’s a question HR directors are confronted with immediately upon deciding to hold a corporate team building activity: which day should it be held on?

As you might imagine, it’s also a question I am asked daily. During my 6 years working as director of adult education programs at the 92nd Street Y, I faced this question regularly from speakers and instructors as well when planning classes, lectures and events: what day works best? Save any glaring conflicts such as holidays or scheduling issues, my answer there was typically the same: so long as the program is compelling, people will attend and be happy regardless of the day of week.

Yet with corporate team building events, that’s not exactly the case. After determining your company’s best time of year to hold a team building activity, let’s take a look at the workweek, and try to reveal the pros and cons of each day for your group event:

  1. Monday – End of the weekend, start of the workweek. Depending on your group, people may be tired, anxious or depressed. If your team building goals are to get people fired up for the week ahead, a Monday team building exercise might not be such a bad idea; conversely, you may want to let people get into the comfortable swing of the workweek before changing up their routine on them. Whatever you do, don’t hit them with a team building exercise right when they arrive Monday morning – they will NOT be into it, and you may actually make them upset.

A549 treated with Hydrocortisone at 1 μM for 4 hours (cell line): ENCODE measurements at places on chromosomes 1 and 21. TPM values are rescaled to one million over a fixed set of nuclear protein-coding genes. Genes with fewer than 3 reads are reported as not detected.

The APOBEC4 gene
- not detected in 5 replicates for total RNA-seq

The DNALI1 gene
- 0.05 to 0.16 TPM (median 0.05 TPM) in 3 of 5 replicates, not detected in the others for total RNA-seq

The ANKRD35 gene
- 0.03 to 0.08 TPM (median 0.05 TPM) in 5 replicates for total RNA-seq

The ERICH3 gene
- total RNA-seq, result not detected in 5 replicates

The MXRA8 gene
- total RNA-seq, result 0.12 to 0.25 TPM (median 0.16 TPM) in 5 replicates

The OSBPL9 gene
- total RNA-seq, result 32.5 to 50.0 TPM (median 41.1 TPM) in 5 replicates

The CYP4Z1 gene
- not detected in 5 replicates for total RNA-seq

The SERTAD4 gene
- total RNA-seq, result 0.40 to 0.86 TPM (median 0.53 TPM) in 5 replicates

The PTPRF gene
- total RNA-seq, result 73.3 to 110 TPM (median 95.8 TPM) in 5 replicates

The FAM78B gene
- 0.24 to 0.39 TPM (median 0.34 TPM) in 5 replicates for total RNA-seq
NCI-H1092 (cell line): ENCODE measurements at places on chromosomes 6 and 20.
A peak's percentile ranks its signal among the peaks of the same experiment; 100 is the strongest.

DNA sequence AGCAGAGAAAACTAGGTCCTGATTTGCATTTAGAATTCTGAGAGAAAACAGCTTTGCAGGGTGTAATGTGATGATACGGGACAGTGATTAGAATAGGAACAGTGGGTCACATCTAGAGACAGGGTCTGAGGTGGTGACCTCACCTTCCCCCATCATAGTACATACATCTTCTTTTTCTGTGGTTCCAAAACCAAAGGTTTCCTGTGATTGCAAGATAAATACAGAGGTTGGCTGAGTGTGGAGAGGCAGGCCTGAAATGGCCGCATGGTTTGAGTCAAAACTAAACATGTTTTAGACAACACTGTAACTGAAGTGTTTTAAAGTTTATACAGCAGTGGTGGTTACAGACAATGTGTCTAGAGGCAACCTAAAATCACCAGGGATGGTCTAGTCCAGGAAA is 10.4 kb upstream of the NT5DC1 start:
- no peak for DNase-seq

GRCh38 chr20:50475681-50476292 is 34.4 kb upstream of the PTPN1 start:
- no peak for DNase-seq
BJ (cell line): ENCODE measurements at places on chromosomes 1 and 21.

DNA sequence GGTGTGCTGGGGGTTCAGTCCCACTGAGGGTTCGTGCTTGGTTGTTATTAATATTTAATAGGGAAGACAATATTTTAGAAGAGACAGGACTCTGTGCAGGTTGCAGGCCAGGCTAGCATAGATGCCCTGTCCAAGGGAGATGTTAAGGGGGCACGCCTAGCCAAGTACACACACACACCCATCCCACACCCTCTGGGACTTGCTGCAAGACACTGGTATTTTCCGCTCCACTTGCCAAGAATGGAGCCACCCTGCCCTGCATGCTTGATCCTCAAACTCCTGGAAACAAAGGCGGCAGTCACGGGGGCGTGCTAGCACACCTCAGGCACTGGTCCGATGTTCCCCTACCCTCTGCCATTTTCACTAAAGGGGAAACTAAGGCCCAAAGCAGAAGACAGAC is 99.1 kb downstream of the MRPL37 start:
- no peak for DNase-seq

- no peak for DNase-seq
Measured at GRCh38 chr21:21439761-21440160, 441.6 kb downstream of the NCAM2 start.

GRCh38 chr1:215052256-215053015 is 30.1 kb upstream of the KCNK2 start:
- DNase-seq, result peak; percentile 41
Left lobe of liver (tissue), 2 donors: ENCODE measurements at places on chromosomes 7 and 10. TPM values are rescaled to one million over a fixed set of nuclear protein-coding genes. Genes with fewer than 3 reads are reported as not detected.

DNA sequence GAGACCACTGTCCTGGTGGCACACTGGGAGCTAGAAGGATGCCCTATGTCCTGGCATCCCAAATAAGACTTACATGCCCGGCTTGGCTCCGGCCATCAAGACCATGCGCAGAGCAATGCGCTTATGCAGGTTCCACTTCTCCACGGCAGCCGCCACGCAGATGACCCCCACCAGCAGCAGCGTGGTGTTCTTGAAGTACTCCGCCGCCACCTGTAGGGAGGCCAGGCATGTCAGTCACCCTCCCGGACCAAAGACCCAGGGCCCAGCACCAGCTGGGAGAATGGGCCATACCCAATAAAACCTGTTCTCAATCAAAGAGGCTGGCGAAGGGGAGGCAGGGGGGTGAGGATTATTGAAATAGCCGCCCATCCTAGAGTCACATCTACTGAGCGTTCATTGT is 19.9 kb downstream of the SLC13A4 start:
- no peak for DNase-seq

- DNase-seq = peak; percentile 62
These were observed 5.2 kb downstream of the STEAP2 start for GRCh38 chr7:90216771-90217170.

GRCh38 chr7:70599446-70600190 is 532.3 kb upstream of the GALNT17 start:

1. Tuesday – With Monday out of the way, the workweek has begun in earnest, yet the coming weekend is still a distance away. Motivation is lacking, and an energetic team building activity might be just the thing to help out (you are also likely to get a better deal at your venue if you hold your event early in the week).
  1. Wednesday – Hump Day. People generally feeling positive that the weekend is closer, and moods are rising – however, energy levels may be sagging. Since people don’t typically make Wednesday night their “going out” night, an evening team building event is ideal – increasing the likeliness that it will be both welcome and well-attended.
  1. Thursday – Getting into serious Happy Hour zone here, so attaching a group bonding activity into an existing happy hour routine will make the event feel more familiar, thus making attendees more comfortable. On the other hand, your staff may consider happy hour sacred, and don’t want it being messed with; people also tend to make their own plans on Thursday nights, so it can be tough to have people commit.
  1. Friday – A daytime activity is great, since it will give the feeling of a long weekend. Nighttime, however, is tough. People have been looking forward to Friday, and unless you’re culminating a long week with a fun activity designed to reward a job well done, planning an employee team building event on a Friday night will likely be greeted with resentment.
  1. Saturday/Sunday – No. Try planning an employee team building activity on a weekend, and you might get run out of town (with the exception, of course, of an offsite corporate retreat, conference or similar situation where a team building event would be appropriate/expected).

When it comes to planning group activities for employees, not all days are created equal. Consider your event’s goals and your group’s culture/lifestyle before committing to a date. Also, conducting an informal poll can be an extremely helpful means of gauging what day would be best for your team – helping take the pressure off of you.

What are your thoughts on which day(s) of the week work best for corporate team building? Please share below!

(Image courtesy of WorldTrekker’s Journal)